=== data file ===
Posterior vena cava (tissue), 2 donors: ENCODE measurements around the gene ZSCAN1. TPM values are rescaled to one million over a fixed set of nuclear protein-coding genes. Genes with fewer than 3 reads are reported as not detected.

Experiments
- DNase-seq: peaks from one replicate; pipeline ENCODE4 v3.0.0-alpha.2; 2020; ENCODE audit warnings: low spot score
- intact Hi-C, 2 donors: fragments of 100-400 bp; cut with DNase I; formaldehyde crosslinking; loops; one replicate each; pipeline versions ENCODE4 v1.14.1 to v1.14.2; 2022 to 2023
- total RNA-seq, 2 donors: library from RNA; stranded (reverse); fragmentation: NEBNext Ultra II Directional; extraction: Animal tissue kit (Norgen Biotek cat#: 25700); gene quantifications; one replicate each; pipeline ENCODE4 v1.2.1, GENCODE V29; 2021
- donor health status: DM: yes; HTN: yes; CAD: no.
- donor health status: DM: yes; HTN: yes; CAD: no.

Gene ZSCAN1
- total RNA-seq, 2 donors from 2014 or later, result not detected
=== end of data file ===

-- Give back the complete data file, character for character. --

Posterior vena cava (tissue), 2 donors: ENCODE measurements around the gene ZSCAN1. TPM values are rescaled to one million over a fixed set of nuclear protein-coding genes. Genes with fewer than 3 reads are reported as not detected.

Experiments
- DNase-seq: peaks from one replicate; pipeline ENCODE4 v3.0.0-alpha.2; 2020; ENCODE audit warnings: low spot score
- intact Hi-C, 2 donors: fragments of 100-400 bp; cut with DNase I; formaldehyde crosslinking; loops; one replicate each; pipeline versions ENCODE4 v1.14.1 to v1.14.2; 2022 to 2023
- total RNA-seq, 2 donors: library from RNA; stranded (reverse); fragmentation: NEBNext Ultra II Directional; extraction: Animal tissue kit (Norgen Biotek cat#: 25700); gene quantifications; one replicate each; pipeline ENCODE4 v1.2.1, GENCODE V29; 2021
- donor health status: DM: yes; HTN: yes; CAD: no.
- donor health status: DM: yes; HTN: yes; CAD: no.

Gene ZSCAN1
- total RNA-seq, 2 donors from 2014 or later, result not detected